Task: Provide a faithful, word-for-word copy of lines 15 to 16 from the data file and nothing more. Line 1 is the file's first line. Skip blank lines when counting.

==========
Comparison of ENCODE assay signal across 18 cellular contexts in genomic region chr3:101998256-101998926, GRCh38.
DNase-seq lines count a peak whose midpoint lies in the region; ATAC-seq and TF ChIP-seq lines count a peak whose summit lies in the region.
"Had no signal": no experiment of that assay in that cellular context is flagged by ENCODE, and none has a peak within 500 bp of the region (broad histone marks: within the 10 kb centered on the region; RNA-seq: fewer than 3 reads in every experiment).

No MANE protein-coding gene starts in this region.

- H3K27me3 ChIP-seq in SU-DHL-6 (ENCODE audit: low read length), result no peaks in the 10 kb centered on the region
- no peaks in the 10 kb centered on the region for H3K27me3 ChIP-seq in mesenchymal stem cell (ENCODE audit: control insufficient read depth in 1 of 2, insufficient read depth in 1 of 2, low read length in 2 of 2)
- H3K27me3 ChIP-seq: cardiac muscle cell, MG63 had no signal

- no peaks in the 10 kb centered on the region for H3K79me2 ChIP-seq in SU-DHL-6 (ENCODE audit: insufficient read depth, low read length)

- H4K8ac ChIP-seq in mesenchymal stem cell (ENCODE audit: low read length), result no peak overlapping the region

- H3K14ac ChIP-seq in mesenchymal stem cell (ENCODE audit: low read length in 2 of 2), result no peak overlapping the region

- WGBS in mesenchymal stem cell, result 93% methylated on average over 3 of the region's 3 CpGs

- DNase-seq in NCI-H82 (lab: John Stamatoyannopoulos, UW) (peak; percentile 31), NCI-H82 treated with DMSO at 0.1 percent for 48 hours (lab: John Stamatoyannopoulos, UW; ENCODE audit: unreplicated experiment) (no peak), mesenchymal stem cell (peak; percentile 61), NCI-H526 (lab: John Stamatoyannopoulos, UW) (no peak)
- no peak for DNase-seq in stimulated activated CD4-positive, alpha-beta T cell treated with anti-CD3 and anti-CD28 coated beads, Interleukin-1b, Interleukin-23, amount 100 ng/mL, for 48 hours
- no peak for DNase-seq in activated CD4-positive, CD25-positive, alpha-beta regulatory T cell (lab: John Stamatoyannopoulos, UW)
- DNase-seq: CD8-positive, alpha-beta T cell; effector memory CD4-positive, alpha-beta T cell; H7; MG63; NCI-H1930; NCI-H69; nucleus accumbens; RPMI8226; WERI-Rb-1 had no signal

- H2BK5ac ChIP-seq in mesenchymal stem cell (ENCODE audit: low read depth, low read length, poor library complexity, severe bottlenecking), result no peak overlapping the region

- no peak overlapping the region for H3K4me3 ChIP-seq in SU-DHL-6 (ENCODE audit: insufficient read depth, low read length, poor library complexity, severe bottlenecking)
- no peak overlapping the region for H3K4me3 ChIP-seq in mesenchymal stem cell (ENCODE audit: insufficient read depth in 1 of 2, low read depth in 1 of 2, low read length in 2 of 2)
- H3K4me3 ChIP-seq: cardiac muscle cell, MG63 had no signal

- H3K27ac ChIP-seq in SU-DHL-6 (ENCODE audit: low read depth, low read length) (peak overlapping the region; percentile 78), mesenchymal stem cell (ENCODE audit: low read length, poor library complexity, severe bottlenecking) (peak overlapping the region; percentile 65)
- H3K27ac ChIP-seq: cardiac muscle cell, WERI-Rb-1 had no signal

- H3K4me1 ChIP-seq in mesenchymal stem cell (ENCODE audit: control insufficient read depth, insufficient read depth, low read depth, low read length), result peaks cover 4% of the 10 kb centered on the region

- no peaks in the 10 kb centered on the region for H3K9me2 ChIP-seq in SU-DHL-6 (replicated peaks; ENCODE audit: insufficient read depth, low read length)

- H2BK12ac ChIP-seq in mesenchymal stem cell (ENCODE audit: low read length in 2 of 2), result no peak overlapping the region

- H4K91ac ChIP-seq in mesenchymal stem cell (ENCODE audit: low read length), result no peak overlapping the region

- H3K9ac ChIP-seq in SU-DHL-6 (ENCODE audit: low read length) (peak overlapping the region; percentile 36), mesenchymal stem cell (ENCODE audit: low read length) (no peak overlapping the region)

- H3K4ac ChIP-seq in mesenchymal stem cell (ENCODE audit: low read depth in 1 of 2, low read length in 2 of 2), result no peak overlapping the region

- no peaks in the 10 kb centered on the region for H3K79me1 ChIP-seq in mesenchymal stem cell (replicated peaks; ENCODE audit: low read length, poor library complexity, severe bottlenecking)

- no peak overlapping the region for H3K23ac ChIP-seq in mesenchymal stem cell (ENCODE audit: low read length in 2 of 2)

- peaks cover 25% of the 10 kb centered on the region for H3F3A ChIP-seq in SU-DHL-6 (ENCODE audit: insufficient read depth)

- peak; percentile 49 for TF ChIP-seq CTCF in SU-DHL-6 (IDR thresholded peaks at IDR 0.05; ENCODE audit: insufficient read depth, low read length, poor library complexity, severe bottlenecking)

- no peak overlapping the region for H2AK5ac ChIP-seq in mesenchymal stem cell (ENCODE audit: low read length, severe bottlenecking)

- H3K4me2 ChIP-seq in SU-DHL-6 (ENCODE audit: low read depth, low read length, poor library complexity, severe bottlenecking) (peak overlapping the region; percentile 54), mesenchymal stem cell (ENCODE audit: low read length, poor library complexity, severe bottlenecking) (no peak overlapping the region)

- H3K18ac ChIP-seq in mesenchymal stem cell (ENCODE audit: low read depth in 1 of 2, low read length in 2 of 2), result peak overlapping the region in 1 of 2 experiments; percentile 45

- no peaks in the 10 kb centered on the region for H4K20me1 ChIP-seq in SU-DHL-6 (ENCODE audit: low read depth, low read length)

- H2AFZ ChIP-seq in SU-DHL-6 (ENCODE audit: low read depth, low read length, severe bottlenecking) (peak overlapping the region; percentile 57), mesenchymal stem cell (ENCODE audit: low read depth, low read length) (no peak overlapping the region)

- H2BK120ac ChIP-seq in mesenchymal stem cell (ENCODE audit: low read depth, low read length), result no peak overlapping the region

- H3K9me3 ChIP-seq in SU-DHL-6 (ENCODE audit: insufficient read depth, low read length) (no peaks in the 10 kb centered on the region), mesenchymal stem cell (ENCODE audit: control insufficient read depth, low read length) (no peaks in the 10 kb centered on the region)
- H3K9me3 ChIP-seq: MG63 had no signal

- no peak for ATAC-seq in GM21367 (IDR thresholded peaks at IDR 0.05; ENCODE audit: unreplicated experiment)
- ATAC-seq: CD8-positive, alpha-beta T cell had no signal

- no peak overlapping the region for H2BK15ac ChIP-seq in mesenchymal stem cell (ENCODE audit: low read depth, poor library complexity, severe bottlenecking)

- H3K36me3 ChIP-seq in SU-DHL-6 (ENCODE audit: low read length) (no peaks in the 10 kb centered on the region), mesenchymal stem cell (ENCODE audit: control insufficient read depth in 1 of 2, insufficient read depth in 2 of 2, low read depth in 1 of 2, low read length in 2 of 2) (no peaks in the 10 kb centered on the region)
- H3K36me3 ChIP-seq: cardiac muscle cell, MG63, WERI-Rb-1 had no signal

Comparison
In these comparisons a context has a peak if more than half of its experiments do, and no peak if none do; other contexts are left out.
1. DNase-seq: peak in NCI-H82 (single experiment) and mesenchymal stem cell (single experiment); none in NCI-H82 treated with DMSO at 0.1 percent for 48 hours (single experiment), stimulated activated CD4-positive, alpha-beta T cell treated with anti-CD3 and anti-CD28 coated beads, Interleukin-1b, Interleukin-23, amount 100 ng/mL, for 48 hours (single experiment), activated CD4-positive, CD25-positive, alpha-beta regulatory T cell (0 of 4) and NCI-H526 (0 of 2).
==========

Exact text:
- DNase-seq: CD8-positive, alpha-beta T cell; effector memory CD4-positive, alpha-beta T cell; H7; MG63; NCI-H1930; NCI-H69; nucleus accumbens; RPMI8226; WERI-Rb-1 had no signal

- H2BK5ac ChIP-seq in mesenchymal stem cell (ENCODE audit: low read depth, low read length, poor library complexity, severe bottlenecking), result no peak overlapping the region